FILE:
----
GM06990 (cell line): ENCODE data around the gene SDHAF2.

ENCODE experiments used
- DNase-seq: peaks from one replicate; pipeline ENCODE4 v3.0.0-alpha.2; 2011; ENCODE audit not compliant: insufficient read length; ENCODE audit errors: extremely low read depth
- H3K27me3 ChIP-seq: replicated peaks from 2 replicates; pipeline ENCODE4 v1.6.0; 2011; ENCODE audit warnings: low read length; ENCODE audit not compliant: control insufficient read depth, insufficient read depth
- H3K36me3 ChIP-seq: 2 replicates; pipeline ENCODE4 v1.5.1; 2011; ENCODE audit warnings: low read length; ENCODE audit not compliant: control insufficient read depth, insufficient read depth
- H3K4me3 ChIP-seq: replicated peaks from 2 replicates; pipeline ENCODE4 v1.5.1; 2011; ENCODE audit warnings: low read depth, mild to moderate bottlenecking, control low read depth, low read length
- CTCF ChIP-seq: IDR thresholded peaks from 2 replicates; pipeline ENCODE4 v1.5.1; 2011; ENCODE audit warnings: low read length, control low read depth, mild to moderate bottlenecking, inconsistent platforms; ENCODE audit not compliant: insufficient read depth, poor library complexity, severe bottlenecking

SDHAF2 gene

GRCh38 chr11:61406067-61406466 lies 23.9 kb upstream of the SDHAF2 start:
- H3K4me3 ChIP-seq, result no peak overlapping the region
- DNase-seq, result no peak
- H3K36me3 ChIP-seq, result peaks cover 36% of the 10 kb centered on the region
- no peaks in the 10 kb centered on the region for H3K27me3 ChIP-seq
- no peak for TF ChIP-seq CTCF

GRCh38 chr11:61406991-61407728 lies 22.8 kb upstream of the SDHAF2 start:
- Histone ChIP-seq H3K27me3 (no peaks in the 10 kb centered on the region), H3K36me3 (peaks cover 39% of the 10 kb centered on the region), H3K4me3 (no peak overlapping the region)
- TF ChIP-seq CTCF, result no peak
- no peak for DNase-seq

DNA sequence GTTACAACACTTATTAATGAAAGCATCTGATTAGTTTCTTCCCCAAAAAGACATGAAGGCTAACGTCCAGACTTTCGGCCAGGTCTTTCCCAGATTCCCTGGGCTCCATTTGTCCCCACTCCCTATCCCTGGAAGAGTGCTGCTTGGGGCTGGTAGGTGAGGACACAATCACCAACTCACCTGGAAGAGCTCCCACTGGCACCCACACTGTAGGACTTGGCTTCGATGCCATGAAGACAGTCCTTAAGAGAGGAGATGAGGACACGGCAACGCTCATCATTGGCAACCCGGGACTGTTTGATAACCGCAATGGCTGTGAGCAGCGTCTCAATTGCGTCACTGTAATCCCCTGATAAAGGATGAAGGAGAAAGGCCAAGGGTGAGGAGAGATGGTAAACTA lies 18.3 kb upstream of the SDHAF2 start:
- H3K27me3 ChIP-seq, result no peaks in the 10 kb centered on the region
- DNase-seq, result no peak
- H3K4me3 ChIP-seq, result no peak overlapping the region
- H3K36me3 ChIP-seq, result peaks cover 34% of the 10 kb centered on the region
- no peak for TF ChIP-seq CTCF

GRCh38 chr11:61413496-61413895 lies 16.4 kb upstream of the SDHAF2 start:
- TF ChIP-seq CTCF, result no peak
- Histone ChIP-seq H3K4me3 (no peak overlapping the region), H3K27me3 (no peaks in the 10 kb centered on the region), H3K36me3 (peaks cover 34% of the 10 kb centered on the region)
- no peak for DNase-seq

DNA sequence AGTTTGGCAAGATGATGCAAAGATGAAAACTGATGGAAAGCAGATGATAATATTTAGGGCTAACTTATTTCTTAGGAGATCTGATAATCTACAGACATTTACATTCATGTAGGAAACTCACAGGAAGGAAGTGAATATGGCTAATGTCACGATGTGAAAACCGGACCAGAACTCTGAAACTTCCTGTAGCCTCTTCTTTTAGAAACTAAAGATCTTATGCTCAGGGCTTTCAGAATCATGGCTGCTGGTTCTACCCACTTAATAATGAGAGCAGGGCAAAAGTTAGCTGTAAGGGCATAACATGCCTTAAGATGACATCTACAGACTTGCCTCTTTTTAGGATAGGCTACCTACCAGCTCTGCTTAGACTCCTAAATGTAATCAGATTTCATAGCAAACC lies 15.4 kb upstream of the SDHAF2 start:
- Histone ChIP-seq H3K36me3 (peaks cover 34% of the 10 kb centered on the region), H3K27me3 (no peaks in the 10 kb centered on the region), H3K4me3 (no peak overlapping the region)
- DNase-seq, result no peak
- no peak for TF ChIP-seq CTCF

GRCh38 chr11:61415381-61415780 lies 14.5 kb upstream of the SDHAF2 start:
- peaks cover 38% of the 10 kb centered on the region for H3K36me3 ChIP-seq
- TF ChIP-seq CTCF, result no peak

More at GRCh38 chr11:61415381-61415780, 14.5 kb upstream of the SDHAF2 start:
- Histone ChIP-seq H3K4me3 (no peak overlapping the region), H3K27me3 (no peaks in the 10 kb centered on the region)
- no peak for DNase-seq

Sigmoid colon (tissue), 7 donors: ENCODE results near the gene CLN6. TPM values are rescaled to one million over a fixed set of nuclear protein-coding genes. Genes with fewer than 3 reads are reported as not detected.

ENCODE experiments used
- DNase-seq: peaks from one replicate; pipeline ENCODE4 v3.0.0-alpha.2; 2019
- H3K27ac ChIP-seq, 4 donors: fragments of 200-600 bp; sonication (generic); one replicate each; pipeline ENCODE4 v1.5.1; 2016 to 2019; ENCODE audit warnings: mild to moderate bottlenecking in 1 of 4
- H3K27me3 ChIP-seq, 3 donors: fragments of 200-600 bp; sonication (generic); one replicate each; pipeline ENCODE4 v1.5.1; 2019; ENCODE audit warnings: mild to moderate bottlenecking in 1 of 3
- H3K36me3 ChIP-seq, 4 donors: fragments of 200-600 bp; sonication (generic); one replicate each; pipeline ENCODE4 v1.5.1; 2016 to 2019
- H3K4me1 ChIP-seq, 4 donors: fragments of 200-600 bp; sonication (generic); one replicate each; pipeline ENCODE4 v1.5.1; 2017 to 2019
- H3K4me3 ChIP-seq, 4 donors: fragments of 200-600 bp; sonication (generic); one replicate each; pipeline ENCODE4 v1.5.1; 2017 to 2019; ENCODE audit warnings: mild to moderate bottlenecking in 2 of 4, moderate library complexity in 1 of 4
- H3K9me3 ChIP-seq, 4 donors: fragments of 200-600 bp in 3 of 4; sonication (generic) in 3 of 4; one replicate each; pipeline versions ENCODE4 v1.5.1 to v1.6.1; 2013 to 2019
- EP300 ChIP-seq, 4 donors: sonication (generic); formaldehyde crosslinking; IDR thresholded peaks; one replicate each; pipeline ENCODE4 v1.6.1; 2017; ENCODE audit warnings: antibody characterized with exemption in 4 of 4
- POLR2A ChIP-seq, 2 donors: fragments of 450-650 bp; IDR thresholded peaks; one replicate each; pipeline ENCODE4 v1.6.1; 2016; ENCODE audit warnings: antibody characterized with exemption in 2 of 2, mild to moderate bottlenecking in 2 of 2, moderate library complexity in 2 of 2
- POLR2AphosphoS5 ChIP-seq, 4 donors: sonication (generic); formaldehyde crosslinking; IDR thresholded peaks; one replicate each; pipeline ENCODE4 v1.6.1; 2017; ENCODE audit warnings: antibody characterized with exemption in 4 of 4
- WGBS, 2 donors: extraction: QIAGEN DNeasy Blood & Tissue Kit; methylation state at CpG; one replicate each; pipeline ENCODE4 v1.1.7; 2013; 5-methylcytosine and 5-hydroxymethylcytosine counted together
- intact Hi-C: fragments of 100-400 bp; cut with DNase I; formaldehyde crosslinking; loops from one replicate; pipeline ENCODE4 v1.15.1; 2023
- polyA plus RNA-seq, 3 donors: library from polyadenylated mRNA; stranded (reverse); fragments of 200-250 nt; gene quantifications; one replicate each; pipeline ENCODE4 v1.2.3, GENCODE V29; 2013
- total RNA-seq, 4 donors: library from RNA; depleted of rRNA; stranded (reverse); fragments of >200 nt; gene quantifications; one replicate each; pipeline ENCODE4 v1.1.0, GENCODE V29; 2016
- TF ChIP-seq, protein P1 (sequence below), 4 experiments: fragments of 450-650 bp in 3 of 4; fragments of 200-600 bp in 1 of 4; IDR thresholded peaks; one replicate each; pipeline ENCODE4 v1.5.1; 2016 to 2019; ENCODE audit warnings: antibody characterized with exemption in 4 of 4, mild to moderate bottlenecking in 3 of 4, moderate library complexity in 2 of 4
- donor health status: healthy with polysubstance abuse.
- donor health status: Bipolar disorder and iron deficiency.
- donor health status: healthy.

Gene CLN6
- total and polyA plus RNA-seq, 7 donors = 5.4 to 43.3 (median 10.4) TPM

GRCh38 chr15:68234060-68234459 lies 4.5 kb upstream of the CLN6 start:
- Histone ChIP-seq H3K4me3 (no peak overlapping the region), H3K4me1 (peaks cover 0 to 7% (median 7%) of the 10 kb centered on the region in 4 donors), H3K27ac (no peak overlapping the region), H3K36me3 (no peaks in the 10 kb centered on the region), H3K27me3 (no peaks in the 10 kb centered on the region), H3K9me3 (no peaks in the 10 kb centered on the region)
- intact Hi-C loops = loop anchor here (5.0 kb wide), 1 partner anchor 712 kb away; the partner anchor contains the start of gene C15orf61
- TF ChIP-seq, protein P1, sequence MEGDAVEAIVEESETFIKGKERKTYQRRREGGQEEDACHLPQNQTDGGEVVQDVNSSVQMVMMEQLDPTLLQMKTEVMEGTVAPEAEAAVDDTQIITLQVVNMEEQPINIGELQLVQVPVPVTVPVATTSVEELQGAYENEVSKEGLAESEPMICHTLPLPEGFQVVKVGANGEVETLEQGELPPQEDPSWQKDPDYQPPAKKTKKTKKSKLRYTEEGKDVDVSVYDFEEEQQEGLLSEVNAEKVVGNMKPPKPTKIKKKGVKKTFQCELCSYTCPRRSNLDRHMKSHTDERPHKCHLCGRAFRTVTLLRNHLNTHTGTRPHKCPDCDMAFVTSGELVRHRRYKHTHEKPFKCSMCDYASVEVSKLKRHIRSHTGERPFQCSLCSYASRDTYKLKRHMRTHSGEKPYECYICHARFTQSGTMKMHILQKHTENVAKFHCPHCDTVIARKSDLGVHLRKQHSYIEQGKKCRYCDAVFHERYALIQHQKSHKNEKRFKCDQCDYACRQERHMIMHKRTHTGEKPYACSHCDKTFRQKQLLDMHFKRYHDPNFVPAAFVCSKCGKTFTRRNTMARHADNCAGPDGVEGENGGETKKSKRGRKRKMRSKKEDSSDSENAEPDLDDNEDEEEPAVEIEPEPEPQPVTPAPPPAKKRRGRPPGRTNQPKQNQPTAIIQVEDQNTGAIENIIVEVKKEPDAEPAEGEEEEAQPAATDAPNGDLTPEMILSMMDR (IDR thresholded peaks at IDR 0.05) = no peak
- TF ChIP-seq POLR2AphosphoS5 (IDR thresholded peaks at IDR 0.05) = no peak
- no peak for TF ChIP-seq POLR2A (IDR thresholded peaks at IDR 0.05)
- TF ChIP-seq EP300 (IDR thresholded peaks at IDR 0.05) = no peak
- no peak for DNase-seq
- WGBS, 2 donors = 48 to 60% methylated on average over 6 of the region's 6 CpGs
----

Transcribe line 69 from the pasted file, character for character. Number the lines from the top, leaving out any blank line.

- WGBS, 2 donors = 48 to 60% methylated on average over 6 of the region's 6 CpGs